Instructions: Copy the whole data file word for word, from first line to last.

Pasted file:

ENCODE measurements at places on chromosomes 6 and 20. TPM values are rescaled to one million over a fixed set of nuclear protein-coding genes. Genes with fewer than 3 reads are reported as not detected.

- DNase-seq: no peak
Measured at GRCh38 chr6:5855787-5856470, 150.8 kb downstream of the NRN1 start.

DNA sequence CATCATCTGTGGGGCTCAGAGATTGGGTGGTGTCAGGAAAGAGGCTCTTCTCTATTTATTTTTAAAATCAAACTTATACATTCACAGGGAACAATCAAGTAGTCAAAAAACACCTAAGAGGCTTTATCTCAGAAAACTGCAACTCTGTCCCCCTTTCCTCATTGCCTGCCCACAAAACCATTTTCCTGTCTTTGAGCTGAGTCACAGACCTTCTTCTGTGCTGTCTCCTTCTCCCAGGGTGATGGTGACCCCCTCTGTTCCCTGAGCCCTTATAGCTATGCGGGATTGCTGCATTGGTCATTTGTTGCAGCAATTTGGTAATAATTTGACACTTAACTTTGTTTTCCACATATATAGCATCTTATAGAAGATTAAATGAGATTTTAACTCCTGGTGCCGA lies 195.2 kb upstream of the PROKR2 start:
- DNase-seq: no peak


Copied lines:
ENCODE measurements at places on chromosomes 6 and 20. TPM values are rescaled to one million over a fixed set of nuclear protein-coding genes. Genes with fewer than 3 reads are reported as not detected.

- DNase-seq: no peak
Measured at GRCh38 chr6:5855787-5856470, 150.8 kb downstream of the NRN1 start.

DNA sequence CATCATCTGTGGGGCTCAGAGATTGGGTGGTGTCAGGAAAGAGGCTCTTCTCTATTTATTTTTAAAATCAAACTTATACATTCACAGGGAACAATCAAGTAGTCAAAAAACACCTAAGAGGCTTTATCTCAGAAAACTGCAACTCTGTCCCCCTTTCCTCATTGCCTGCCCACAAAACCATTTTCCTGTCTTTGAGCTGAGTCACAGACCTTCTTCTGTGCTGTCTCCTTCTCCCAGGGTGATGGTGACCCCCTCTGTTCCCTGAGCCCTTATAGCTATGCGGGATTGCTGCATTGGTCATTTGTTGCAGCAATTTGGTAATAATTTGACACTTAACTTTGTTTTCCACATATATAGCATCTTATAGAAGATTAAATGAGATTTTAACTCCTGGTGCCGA lies 195.2 kb upstream of the PROKR2 start:
- DNase-seq: no peak